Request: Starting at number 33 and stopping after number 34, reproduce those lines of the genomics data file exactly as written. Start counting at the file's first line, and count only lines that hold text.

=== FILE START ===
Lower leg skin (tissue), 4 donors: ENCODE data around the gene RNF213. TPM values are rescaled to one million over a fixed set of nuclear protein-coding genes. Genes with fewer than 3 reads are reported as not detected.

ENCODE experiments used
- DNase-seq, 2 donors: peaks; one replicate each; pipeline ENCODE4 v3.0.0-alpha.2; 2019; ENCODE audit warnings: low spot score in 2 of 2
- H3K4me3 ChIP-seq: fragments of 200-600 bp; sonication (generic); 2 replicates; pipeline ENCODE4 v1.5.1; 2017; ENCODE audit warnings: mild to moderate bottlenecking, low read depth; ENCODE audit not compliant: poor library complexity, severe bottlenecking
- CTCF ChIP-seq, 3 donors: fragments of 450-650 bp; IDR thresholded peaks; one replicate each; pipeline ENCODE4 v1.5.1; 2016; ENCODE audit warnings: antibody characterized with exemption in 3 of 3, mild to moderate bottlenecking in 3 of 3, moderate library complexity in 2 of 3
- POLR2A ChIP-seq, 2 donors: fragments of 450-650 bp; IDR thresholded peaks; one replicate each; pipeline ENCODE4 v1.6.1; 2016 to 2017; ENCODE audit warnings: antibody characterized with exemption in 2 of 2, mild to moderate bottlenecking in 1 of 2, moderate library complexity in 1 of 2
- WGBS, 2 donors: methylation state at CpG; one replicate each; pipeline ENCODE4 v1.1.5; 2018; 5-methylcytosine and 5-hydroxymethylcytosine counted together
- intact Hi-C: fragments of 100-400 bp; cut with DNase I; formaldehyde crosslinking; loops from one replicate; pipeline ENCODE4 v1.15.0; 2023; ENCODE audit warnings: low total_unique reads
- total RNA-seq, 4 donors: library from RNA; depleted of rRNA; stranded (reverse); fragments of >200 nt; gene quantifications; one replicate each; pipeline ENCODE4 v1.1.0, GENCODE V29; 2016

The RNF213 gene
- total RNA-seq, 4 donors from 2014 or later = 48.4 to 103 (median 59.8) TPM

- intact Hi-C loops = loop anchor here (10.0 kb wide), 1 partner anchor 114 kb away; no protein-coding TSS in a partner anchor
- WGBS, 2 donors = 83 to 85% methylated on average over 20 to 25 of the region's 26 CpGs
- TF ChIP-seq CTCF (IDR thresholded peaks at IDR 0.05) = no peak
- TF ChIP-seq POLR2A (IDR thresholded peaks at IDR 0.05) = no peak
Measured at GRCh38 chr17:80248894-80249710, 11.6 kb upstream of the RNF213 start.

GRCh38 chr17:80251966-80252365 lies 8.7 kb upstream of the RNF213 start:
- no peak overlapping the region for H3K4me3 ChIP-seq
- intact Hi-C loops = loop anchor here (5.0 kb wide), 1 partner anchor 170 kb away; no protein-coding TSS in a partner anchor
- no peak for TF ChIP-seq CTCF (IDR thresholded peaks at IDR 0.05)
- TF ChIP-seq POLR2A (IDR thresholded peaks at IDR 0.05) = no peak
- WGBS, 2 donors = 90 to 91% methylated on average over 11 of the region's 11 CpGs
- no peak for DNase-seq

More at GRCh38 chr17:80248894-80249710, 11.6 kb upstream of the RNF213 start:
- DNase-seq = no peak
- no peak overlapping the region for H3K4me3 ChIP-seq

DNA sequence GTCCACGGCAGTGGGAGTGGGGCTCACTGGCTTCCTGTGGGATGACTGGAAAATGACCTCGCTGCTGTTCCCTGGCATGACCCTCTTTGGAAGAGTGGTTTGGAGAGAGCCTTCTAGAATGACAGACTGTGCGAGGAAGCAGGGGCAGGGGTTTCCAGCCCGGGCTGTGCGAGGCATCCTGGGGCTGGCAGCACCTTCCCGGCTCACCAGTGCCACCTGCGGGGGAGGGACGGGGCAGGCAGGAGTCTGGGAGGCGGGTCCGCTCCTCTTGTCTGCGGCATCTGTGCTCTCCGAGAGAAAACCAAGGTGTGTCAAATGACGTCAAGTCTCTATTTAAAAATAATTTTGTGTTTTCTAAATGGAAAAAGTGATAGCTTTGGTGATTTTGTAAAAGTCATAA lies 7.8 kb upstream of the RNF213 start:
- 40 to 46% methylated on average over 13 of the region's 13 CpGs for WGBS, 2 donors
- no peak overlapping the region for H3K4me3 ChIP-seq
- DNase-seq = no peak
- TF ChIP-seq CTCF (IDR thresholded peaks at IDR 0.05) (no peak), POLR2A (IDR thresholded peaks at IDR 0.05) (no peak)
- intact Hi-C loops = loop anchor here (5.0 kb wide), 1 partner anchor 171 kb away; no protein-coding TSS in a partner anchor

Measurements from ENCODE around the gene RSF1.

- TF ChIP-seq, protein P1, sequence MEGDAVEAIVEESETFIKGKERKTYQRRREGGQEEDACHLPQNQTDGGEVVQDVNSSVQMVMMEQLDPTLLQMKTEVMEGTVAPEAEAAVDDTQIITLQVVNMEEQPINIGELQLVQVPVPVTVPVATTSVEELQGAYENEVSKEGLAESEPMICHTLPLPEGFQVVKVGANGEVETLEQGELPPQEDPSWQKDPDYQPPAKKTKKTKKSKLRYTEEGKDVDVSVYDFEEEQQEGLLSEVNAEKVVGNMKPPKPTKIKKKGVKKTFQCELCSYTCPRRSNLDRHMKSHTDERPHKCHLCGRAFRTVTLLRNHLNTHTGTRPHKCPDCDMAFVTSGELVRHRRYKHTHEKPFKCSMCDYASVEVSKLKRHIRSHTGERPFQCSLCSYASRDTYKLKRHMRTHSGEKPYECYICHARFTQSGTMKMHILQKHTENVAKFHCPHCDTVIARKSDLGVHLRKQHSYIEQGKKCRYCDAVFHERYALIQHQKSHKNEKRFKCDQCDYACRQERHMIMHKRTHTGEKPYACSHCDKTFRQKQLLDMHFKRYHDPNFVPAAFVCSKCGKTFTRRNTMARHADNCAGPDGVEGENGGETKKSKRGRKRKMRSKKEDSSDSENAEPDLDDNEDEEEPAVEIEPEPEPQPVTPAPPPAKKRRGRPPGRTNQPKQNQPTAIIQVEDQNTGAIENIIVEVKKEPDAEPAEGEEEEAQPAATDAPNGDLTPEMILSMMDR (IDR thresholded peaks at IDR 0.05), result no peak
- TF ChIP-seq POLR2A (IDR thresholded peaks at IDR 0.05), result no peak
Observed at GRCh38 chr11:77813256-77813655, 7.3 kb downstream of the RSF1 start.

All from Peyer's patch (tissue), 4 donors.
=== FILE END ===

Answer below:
Measurements from ENCODE around the gene RSF1.

- TF ChIP-seq, protein P1, sequence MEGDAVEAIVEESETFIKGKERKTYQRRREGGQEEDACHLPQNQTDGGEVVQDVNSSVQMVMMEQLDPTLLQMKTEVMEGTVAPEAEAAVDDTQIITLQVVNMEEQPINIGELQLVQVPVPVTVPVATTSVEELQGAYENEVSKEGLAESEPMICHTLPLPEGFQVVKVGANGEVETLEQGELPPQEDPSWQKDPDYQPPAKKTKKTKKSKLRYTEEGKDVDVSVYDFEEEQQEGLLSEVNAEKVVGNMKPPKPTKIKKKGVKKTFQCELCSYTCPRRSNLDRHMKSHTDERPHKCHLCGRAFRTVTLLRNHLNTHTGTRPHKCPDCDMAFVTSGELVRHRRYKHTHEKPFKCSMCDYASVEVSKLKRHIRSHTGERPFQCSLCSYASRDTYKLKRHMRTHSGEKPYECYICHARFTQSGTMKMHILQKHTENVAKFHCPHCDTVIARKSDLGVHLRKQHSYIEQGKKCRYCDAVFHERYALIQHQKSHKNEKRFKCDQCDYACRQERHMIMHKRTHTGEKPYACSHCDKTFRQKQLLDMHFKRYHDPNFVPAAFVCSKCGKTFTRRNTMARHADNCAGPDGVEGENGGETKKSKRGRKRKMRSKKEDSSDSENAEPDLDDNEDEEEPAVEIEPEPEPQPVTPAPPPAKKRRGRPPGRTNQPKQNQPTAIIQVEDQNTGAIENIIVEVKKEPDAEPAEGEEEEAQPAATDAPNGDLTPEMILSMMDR (IDR thresholded peaks at IDR 0.05), result no peak